Leaked information can be so troublesome, and not just for the National Security Administration. While a leaked performance review for an attorney general candidate in Nevada may not exactly be commensurate with Edward Snowden’s bold actions in terms of patriotism or traitorhood (depending on how you see Snowden), they’re causing trouble enough for the lawyer that his leaked performance review could be a major roadblock to his career. Adam Laxalt, Republican attorney general hopeful, has somewhat of a mottled past, according to the leaked documents, says this Las Vegas Review-Journal article, but there’s more to his abilities than can be wrapped up in the unflattering description of his work as a “train wreck.” At least, that what some other Nevada lawyers are rushing in to the rescue to report.
Laxalt’s former law firm rushed in to his defense last week, issuing a public statement about how the leaked performance review in which Laxalt was sanctioned for inadequate legal writing skills and general work quality, as well as lack of “the basic skill set” needed for Nevada lawyers was never meant for public viewing, “and indeed, many portions of internal lawyer reviews are not shared with or known to the person being reviewed.” It’s unclear whether Laxalt himself knew at the time that the Lewis and Roca Associate Evaluation and Compensation Committee notes called his work “sloppy” and recommended “a freeze in salary, deferral, and possible termination.”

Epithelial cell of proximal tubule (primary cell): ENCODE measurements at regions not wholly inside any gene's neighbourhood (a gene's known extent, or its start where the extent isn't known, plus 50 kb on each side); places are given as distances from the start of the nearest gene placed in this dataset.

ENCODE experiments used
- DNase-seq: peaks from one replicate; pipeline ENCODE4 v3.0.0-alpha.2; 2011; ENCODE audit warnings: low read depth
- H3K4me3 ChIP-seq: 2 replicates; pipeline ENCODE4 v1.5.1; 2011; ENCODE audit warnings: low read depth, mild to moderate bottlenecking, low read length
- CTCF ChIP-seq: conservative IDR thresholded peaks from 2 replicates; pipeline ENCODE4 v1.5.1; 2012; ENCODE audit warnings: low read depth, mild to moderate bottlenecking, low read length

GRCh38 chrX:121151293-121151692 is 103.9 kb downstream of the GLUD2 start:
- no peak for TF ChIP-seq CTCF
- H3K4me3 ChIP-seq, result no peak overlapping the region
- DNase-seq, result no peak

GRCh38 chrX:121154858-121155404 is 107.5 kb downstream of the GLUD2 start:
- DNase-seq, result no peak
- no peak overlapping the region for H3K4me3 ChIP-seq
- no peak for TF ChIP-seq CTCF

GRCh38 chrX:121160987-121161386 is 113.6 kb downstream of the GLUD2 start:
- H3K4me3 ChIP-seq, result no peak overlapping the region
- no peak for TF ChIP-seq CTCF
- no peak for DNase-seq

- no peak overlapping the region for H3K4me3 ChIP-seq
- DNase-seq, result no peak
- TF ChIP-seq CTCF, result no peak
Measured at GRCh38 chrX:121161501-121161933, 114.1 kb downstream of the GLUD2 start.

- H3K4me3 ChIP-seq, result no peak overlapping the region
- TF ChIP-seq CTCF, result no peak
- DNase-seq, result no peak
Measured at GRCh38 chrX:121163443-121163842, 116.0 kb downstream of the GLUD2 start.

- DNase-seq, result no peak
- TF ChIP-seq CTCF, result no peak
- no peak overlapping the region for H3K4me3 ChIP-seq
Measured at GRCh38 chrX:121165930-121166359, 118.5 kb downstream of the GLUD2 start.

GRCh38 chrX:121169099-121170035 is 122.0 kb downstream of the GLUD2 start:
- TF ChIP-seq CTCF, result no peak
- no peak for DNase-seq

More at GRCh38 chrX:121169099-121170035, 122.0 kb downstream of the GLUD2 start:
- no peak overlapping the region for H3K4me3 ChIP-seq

The performance review was originally leaked to Joe Ralston, writer of a political blog and host of a television show, who reported that he had authenticated the leaked document. But Lewis Roca Rothgerber LLP has since formally insisted that Laxalt is “a capable and talented attorney who serves his clients well,” adding that they would be investigating the serious “security breach” from whence the performance review was leaked to Ralston. But Nevada lawyers like Robert Ryan and others who practice in multiple areas from criminal defense to real estate law, international law, securities, and business litigation are more familiar with both the constituent parts of performance reviews and their potential significance on an attorney’s capacity to practice with integrity and poise.
The Review-Journal confirms what competent Nevada lawyers are already thinking: “the leak of the highly critical review is likely to harm Laxalt’s bid against Ross Miller, his more well-known Democratic opponent and the current secretary of state.” Undaunted, however, Laxalt has issued a public statement dismissing the attack on his reputation as political maneuvering and reiterated that he is “stronger than the pettiness” of the attempted undermining of his professional character. Still, attorneys and politicians across the state are all too aware that Lewis and Roca may have been defending Laxalt in a move to protect itself against any liability, too.
While Laxalt had already been considered the underdog in the Nov. 4 election, this most recent take on his ability to represent the entire state of Nevada as its legal counsel isn’t exactly encouraging for voters. It should be noted that Laxalt’s old firm has specified that it has remained neutral in the race, officially, though some partners back Miller while others back Laxalt. Let the voters decide!